The commute has been pretty wonderful. The Brompton easily handles the 7.5 miles in comfort and is pretty darn fast. It takes me about 40 minutes each way, and I ride mostly along a bicycle path on the East River. I always have my cute little orange Casio Exilim S500 camera with me as well as my cute little Joby Gorillapod 1.6 ounce tripod.
The light is always different on the river and the bridges can be quite beautiful. Here are some river pictures:
I carry my work clothes in my bicycle bag and sometimes my computer. When I get to my office building. I half unfold the bicycle so that it rests and rolls on its Eazy wheels (4 inline skate wheels connected to the rack over the rear wheel). With handlebars still upright, the half-folded bicycle is more like a shopping cart. I push it right into my office building (though unfolded bicycles are not allowed) and take it right to my desk.
I then complete the fold up and keep the bike behind my desk:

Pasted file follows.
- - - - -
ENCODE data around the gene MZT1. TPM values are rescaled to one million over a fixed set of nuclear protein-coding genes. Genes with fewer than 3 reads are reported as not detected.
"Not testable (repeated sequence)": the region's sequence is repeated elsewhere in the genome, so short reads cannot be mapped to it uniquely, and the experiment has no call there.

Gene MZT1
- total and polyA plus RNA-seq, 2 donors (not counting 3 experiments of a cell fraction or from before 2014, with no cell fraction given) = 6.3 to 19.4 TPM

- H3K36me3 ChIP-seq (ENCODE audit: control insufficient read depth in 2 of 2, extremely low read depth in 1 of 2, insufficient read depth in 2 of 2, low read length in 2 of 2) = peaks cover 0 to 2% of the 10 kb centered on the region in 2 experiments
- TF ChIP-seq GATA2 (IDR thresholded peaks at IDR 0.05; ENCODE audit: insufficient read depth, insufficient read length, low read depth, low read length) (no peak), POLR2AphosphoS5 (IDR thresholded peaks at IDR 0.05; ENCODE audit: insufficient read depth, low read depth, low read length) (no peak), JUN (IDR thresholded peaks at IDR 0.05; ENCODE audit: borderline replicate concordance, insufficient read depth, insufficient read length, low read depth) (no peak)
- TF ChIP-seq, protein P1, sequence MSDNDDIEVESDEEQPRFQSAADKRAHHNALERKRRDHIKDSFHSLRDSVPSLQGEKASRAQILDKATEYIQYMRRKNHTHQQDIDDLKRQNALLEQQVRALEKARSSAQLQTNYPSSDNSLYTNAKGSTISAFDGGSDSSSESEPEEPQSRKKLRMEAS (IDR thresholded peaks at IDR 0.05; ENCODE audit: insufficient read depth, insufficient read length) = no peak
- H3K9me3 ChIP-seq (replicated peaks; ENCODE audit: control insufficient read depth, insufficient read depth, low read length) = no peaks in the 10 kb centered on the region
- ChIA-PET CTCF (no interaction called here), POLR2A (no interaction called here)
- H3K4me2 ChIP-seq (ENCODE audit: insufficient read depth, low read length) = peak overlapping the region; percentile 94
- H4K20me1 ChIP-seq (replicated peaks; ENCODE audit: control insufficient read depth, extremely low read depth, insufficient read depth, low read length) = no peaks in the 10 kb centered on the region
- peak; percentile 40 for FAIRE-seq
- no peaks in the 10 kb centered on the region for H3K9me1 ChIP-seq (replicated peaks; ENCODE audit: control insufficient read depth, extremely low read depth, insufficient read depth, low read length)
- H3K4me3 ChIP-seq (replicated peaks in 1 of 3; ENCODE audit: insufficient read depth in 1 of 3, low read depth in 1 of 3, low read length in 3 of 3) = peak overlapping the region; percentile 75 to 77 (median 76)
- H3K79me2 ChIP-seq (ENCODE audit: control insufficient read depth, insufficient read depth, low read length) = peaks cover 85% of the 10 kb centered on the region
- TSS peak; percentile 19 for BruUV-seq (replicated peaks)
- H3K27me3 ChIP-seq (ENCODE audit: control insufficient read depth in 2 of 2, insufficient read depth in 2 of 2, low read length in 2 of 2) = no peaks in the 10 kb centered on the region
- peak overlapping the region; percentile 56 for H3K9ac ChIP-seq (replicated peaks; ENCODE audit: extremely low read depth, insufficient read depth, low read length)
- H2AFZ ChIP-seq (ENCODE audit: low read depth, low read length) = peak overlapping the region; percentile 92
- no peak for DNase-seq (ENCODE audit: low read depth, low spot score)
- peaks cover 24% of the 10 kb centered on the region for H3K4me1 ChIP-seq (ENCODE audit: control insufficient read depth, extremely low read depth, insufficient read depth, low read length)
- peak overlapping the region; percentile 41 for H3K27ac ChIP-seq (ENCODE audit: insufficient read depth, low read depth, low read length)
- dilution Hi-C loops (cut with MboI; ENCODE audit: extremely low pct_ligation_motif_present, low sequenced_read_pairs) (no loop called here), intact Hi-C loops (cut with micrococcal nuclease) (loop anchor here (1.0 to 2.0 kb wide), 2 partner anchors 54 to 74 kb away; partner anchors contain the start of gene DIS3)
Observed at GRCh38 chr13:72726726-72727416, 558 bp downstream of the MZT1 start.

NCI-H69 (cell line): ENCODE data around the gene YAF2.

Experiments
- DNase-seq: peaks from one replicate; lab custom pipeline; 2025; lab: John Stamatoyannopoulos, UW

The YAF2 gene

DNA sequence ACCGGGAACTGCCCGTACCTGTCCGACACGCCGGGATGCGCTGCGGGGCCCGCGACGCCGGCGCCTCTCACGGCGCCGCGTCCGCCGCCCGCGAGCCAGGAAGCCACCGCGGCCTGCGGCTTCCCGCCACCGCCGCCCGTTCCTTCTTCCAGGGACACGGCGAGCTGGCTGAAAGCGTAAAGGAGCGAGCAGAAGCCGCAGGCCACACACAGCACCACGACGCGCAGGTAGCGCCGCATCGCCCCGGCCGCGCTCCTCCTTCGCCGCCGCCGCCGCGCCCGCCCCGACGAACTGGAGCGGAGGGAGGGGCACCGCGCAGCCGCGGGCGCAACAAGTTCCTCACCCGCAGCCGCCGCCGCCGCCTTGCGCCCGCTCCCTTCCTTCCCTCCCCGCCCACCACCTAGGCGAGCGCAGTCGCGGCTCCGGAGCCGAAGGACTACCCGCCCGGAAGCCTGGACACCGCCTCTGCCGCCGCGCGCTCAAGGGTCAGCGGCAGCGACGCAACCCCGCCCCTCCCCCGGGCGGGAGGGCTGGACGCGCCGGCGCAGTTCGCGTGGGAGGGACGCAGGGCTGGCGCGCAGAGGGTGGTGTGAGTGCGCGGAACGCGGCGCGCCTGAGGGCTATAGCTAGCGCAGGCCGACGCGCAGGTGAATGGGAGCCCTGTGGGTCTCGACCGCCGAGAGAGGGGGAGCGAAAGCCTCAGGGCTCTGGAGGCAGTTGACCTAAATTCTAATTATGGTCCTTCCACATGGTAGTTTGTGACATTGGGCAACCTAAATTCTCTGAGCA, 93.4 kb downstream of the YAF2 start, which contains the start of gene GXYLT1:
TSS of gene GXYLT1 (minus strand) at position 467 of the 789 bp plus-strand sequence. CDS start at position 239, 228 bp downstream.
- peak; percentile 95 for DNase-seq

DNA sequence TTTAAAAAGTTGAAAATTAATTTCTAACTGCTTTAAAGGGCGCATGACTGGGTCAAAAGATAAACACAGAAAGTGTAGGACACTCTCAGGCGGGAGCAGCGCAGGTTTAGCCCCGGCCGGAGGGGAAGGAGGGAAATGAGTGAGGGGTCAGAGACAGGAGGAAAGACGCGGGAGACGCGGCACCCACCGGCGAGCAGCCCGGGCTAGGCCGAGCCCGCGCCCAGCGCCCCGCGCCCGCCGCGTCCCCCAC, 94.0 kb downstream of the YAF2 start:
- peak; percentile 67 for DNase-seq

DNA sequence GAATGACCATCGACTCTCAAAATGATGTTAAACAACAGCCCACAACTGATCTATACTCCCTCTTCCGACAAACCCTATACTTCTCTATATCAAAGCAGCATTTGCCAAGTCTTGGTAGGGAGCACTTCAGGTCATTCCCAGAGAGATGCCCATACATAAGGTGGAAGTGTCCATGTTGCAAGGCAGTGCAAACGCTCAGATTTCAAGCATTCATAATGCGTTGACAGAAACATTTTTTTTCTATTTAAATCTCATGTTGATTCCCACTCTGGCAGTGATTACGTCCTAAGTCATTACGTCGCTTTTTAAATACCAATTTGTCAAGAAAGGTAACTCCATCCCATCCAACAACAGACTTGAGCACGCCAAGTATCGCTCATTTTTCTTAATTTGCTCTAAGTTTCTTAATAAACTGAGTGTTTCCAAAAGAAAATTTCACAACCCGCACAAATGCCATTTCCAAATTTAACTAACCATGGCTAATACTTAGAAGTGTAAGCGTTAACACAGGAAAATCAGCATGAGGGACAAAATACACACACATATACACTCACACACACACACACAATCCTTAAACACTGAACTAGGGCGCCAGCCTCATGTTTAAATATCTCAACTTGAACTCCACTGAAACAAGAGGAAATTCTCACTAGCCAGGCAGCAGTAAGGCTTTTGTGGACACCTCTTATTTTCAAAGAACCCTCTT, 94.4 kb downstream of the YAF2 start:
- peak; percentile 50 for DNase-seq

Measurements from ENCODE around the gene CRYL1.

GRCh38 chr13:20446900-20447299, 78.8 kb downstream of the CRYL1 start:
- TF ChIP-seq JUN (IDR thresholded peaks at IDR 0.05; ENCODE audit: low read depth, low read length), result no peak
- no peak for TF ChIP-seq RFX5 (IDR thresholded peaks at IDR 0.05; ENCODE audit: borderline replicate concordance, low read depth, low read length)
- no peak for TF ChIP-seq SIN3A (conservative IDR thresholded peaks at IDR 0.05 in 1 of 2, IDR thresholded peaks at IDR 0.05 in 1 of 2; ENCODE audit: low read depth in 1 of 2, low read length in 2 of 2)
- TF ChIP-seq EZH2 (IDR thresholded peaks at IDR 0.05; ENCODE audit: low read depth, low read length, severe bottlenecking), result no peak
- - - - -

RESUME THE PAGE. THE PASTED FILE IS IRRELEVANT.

Below is a picture of me in my riding regalia with the Brompton loaded and unfurled. Note my helmet which I always wear when I ride.
The greatest thing again is the Eazy-wheels and the big touring pannier. I can ride across town to the Fairway market, half-fold the bike in seconds, push it through the store using the bag as a shopping cart, checkout, roll out of the store, unfold in seconds, and ride off into the horizon. The bicycle is terrific. I thank you Brompton and I thank you NYCewheels.
It's been 16 months and I am still riding the 15-mile roundtrip to work about every day and have completed 220 roundtrips. The bike has held up wonderfully after more than 3,500 miles. I take it shopping all the time, and I have been even known to push it the one block to the supermarket and back, just to use it as a shopping cart.
I am still amazed at how great this bike is. Buy it - with the easy-wheels and the big bag. It's the kind of terrific thing you would expect in a Hammacher Schlemmer catalogue, i.e., the amazing folding bicycle / shopping cart. But they don't have it.
Thank goodness that NYCeWheels does!!!